A Normal Great Power? Russia and the Arctic
Rowe, Elana Wilson, Blakkisrud, Helge, Policy Options
The Arctic's "bad guy" may be intent upon improving its image.
« Enfant terrible » de l'Arctique, la Russie envisage peut-être d'améliorer son image.
In narratives about potential Arctic conflict, Russia is often presented as the "bad guy," the state most likely to tip the region into a geopolitical competition for resources and sovereignty. This may have much to do with residual Cold War geopolitical storylines, but it also relates to the mixed signals the Russians send about their country's intentions in the region. Take two recent examples: the planting of the Russian flag on the seabed under the North Pole, and the bilateral resolution of a contested maritime delimitation line in the Barents Sea. The contrast between the two events is striking. While the flag planting brings to mind the patriotic pursuit of national interest drawing on a narrative of Arctic heroics, the process around the delimitation agreement suggests Russia's assiduous attention to international law and has overtones of good neighbourliness with a much smaller country, Norway.
What, then, do the geopolitics of the Arctic look like from the perspective of the largest Arctic state? Our research suggests that Russian policy actors actively work to reduce the prospect of conflict over resources and boundaries in the Arctic and to disprove the narratives from the media and pundits about geopolitical competition in the circumpolar North. But this conciliatory approach is tempered by Russia's broader values that limit transparency and openness, as well as its political leadership's selective engagement on Arctic issues.
The focus on the Arctic is by no means peripheral to Russian politics. The High North and areas equivalent to it in Russia make up more than 60 percent of Russian territory, extending from the land border with Norway to the sea border with Alaska. Were this region an independent state, it would be the world's largest country. Although sparsely populated - it had only 8 million residents in 2006 - the North accounts for about one-fifth of Russia's GDP and also of its exports.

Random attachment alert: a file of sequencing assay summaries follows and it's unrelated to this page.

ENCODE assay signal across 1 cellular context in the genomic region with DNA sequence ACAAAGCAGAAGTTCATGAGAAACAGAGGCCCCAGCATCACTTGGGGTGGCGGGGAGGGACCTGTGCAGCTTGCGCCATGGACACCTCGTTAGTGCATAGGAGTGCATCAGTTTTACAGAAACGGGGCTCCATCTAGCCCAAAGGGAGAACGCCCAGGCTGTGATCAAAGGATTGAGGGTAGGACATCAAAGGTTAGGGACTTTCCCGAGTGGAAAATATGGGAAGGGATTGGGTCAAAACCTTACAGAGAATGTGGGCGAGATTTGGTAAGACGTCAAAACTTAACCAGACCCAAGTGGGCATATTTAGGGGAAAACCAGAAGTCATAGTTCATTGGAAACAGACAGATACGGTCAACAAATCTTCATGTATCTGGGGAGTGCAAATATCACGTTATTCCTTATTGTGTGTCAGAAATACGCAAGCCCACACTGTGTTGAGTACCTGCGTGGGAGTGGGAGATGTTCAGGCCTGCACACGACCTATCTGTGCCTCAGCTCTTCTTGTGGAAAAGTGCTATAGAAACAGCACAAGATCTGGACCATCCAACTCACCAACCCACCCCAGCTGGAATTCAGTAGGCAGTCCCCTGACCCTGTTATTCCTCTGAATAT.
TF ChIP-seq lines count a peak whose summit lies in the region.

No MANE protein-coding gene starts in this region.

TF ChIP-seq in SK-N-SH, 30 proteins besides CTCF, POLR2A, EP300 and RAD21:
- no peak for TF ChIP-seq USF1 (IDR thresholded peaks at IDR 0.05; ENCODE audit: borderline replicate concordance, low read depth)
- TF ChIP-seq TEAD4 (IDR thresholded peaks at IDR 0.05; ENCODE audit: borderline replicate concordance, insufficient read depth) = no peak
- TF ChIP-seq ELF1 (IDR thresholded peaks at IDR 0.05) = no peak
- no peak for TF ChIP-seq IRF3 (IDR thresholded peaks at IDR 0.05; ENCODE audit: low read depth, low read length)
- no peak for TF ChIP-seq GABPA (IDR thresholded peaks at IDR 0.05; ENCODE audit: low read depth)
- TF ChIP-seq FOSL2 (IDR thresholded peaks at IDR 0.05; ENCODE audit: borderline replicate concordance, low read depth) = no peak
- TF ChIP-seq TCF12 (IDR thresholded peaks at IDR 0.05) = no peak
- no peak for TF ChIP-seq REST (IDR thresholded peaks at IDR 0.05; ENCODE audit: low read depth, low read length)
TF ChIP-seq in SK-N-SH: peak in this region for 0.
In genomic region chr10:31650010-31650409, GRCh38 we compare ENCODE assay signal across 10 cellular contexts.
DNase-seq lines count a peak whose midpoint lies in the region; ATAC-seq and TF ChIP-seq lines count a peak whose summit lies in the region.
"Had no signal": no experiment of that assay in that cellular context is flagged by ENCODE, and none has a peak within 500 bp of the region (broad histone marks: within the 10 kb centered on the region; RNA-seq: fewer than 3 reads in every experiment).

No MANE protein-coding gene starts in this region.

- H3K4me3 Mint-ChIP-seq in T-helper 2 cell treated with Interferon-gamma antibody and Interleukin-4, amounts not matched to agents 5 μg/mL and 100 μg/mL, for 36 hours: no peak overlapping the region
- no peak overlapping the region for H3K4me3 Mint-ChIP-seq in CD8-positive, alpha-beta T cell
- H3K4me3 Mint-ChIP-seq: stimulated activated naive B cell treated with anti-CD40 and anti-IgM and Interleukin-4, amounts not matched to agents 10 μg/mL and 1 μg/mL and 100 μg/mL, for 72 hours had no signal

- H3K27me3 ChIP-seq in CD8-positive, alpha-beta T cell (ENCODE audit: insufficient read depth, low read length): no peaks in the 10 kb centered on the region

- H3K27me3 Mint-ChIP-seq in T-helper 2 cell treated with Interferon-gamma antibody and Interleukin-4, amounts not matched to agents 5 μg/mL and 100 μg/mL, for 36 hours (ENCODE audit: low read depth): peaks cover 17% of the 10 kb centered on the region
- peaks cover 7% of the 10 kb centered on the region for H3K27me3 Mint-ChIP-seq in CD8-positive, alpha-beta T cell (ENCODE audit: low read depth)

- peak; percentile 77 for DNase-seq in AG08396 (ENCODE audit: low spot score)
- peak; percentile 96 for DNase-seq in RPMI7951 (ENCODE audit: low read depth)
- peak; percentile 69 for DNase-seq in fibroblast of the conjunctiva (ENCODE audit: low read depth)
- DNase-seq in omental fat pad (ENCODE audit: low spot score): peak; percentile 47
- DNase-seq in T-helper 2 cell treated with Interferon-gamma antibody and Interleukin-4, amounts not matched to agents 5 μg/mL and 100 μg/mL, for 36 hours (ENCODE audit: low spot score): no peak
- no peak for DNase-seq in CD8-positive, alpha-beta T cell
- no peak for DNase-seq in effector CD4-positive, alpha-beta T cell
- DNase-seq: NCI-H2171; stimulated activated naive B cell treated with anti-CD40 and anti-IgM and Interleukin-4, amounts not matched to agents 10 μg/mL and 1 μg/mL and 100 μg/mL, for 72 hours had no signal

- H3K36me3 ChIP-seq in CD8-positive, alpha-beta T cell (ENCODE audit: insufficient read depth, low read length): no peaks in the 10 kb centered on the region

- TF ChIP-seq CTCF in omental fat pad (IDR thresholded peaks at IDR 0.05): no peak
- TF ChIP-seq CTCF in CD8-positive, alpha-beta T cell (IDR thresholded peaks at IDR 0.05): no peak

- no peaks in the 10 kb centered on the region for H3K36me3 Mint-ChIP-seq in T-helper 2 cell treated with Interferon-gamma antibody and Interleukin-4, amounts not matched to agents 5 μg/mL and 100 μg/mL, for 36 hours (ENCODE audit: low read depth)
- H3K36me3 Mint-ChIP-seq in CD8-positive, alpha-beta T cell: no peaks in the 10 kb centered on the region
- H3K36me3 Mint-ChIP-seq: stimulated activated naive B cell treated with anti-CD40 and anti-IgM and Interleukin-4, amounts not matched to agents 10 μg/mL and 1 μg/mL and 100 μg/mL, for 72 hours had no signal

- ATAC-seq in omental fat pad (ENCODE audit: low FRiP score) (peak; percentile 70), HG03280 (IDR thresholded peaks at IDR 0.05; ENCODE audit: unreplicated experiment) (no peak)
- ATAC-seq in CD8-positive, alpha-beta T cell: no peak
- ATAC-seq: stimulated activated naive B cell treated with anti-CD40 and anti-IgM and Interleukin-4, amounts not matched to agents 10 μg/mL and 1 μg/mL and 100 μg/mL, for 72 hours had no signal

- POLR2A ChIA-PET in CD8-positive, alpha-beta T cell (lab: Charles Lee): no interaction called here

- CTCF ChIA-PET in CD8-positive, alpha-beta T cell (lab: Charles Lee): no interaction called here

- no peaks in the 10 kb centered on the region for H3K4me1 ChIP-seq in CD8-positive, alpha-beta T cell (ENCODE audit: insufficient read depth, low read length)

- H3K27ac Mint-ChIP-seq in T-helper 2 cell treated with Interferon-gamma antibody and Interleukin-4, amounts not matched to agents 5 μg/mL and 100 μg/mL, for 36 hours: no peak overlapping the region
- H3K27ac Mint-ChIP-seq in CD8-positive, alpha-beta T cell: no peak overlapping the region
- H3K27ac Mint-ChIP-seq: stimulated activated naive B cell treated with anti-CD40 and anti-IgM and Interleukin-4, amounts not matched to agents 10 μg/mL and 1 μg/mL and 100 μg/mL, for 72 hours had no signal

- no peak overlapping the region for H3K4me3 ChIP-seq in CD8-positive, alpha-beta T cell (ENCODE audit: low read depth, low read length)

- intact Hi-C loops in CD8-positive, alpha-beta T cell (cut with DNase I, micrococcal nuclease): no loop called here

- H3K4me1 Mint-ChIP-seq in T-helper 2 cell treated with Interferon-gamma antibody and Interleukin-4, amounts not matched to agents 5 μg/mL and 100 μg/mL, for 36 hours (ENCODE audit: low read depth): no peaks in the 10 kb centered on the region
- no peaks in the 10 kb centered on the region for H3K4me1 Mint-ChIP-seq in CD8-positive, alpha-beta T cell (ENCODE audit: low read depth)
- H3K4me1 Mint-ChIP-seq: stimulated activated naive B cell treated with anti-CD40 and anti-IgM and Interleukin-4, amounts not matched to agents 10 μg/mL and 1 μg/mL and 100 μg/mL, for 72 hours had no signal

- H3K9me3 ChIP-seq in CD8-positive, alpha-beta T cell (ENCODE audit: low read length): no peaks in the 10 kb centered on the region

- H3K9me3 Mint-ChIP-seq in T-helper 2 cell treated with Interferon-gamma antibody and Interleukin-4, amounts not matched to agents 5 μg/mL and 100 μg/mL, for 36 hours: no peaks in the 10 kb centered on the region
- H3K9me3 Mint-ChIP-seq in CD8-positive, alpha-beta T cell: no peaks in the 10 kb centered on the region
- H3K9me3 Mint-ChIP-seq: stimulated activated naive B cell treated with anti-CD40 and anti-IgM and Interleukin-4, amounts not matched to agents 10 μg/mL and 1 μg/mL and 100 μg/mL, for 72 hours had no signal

Northern resources played an important part in the Soviet planned economy. This emphasis on the North resulted in Russia inheriting from the Soviet Union an overdeveloped North that was ill-suited to the demands and logic of a market economy. Russian northern policy during the transitional 1990s was haphazard and focused primarily on emergency measures to respond to economic and social crisis in the region. A more clearly discernible Russian policy on the North emerged only under President Vladimir Putin's first two terms (2000-08). It was based on principles of market economics with an eye toward ensuring that the North become a profitable part of the Russian state. An important concomitant trend was Putin's recentralization of power from the regions to the federal level. Whereas in the 1990s there had been widespread decentralization, today this vast territory is governed from Moscow rather than Magadan or Murmansk.
Russia's engagement in the North, both domestically and internationally, plays out against a regional background of change. In contrast to the northern militarization that characterized the Cold War, the immediate post-Soviet years saw high levels of cooperation in the North on environmental, social and military issues. This proliferation of activities aimed at promoting stable and ongoing cooperation had to do with the Arctic potentially developing into a relatively secure future source of nonrenewable resources, awareness of the heightened impact of global environmental problems on the Arctic environment and the increased politicization of Arctic indigenous peoples.
The new global focus on the North led to the creation of several new international endeavours in the 1990s, such as the Barents Euro-Arctic Region (1993) and the Arctic Council (1996). Russia's involvement in these collaborative international efforts has varied. …